BEDFORD — Chase Neeley walks the untilled farm field, pushing away the loose sand and dried up corn cobs that litter the surface with an old weeding tool he picked up for a dollar at a yard sale.
Whereas an untrained eye might see nothing but broken corn stalks and random rocks, Neeley is focused on any glint or shimmer of a possible artifact hiding just beneath the sand.
It’s a treasure hunt that requires immense patience.
“If I find one arrowhead each time I go out, then it’s a good day,” he said.
Neeley, 31, has been hunting arrowheads for about a year.
He came to the hobby by accident after receiving a gift of two artifacts from his uncle.
“My uncle had two arrowheads that my grandpa found as a boy, and he gave them to me,” he said. “I didn’t honor them at first, but I showed them to a friend, and he said they were really nice and worth something.”
He did a little research and became interested in how to find more arrowheads.
What he learned was that he had a lot to learn about arrowheads — how and where to find them. It also sparked a curiosity about the people from the past who lived in southern Indiana.
He marvels at the resourcefulness of those early dwellers to fashion their own tools.
He has seen enough arrowheads to realize some were better at making them than others.
“You can tell a lot by looking at the shaping marks … it’s like the person who can build a house versus the person who can just build a shed,” he said.
Neeley’s current hunting grounds are in Williams, on farm land that is privately owned, but that he has permission to hunt.
“Always ask permission,” he said.
September was Indiana Archaeology Month, which was observed with programs and activities by the Department of Natural Resources division of Historic Preservation & Archaeology.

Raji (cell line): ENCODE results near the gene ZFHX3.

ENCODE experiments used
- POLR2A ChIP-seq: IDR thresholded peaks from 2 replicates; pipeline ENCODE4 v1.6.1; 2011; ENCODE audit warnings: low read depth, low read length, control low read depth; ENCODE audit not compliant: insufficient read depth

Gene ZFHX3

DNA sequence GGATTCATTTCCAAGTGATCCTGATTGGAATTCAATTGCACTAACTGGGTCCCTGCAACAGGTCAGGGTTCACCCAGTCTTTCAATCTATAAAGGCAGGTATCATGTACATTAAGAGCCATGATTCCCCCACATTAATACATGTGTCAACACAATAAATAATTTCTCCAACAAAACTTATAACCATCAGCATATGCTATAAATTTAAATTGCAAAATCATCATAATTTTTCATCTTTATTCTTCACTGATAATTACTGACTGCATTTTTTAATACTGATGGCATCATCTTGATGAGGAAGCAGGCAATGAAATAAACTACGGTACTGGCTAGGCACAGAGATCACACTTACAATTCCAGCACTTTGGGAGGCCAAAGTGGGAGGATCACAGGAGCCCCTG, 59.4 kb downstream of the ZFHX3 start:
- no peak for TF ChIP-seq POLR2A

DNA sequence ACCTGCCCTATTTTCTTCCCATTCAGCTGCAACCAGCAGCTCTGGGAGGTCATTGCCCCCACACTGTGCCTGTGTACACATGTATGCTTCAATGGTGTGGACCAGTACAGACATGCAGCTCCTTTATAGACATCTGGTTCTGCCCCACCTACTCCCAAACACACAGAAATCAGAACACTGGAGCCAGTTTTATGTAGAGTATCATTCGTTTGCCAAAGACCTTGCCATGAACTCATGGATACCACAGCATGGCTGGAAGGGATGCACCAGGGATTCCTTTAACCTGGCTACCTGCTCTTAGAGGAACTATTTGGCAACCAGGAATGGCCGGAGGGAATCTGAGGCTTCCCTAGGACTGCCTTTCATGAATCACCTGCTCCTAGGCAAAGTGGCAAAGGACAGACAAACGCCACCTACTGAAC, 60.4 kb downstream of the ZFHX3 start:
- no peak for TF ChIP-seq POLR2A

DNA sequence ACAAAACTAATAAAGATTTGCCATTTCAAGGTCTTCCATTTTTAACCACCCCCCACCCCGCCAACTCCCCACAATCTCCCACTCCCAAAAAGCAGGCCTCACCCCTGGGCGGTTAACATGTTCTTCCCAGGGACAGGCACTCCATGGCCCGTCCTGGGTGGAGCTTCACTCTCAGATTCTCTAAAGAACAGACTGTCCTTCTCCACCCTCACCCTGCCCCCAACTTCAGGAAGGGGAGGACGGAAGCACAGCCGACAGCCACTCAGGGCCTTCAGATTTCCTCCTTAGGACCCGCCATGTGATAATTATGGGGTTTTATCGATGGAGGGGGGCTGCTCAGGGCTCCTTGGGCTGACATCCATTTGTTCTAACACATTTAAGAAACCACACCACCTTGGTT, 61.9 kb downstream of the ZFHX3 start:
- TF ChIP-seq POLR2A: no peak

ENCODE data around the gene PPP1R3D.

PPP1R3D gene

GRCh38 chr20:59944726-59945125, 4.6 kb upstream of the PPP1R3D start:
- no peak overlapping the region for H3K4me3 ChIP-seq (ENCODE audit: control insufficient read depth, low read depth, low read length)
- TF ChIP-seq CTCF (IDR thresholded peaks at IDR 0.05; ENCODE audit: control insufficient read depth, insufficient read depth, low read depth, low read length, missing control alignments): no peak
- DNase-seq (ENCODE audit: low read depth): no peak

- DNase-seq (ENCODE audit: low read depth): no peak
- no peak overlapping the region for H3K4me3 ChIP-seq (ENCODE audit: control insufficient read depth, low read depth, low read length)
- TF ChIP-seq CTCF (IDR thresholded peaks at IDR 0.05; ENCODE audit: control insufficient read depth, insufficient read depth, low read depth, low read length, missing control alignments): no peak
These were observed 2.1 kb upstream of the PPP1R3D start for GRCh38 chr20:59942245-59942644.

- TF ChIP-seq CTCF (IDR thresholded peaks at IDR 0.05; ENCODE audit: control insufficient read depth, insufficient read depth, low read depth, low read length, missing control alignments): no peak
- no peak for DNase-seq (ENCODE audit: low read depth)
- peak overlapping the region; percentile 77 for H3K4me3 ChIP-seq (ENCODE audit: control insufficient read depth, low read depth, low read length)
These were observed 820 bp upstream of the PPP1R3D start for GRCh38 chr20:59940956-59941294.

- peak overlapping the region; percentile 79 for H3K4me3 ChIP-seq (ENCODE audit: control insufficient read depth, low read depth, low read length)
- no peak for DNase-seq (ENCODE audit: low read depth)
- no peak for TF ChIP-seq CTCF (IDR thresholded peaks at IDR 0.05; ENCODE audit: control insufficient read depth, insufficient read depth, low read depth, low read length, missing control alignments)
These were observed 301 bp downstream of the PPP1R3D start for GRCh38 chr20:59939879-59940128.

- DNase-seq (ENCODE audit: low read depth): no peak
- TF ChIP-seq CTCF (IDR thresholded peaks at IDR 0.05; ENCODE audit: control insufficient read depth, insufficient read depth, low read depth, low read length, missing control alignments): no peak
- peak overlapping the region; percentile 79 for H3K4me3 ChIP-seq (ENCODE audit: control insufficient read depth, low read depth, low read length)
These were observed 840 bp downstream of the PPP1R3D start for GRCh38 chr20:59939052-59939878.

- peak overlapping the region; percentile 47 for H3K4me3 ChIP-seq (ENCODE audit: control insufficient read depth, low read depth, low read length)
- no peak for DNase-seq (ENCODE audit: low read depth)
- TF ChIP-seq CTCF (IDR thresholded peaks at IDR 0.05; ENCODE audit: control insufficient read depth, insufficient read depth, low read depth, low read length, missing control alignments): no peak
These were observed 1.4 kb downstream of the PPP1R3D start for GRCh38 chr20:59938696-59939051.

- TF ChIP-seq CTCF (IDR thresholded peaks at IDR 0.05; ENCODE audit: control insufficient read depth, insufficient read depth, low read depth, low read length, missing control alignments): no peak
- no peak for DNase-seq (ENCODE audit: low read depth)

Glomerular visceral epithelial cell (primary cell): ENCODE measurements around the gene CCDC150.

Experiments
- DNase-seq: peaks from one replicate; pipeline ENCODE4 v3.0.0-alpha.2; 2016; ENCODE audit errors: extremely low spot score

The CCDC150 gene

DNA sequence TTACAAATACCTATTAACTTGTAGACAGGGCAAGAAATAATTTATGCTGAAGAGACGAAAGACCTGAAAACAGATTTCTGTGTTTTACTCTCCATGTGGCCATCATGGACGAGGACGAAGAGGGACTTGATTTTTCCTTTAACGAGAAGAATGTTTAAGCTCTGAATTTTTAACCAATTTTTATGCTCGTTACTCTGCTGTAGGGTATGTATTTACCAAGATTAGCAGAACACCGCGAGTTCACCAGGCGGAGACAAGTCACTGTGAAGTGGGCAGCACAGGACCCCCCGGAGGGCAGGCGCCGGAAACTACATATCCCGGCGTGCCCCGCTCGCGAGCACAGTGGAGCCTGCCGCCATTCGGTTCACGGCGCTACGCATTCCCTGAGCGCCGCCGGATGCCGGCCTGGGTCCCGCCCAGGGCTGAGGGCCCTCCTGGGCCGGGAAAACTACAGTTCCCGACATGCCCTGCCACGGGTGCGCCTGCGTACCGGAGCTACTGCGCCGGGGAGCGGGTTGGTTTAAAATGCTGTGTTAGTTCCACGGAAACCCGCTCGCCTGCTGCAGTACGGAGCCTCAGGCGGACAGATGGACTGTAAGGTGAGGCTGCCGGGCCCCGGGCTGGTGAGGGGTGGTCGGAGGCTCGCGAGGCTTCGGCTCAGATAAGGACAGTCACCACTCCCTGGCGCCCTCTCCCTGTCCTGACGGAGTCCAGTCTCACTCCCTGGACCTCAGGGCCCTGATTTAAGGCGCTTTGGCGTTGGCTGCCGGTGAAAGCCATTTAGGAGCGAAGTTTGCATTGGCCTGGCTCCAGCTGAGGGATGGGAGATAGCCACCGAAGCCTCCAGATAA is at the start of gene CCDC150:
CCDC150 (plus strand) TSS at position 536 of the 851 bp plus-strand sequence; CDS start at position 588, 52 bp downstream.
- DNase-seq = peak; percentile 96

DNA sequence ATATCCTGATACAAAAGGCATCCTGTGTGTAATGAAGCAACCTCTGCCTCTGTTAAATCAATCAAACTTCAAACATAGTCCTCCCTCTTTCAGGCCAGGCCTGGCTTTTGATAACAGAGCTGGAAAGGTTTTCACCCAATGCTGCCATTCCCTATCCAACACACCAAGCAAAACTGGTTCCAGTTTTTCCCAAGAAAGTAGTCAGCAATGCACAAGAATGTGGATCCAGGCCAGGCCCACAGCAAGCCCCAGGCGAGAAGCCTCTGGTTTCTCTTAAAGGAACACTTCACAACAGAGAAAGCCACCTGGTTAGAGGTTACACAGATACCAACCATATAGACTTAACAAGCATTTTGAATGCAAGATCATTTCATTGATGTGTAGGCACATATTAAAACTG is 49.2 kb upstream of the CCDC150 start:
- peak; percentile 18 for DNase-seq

Archaeologists have recorded more than 71,000 sites in Indiana since the early 1800s, helping to shape public understanding of the prehistoric and historic people who also called this land home.
“Archaeology tells us not only about the past but also sheds light about ourselves today and our future,” said Cameron Clark, DNR director and state historic preservation officer, in a news release. “Archaeology month provides a perfect way for Hoosiers to find out how, with programs that are not only educational and informative but also fun.”
One of the state’s finest examples is the the Angel Mounds site in Evansville. The area was a thriving Native American community a thousand years ago.
Neeley, who works as a clerk for the U.S. Postal Service Bedford office, hunts for artifacts in his spare time. Sometimes, all he finds are shards of tools or broken pieces of arrowheads. A few times, he has found complete arrowheads, also called projectile points, but that is rare.
“These things have just been sitting here, and when you find it and pick it up, you are holding something that was last touched by a person 500 or maybe even 5,000 years ago … it’s something to marvel at,” he said.
From what he has read, Neeley said what people consider an arrowhead was rarely on a flying arrow.
“Most were used as knives or sharp tools,” he said.
Some have blunt or rounded tips that could have been used for scraping hide from an animal.
He learns as he goes, talking to others who hunt artifacts.
For instance, areas near waterways are usually good places to hunt, or after a heavy rain. In Indiana, hunting for artifacts is allowed as long as you are scraping the surface, but digging is illegal.
TIPS FOR HUNTING ARTIFACTS
Those who hunt artifacts legally abide by a handful of rules or courtesies, said Chase Neeley.
• Find your own spot and always get permission from the property owner.
• Ideal times to hunt are after a “gulley washer” because the rain will expose artifacts and wet objects will shine, making them easier to see.
• Choose an area that no one else has hunted. “The worst thing you’ll ever find is footprints. You don’t want to see that someone else has been hunting your spot.”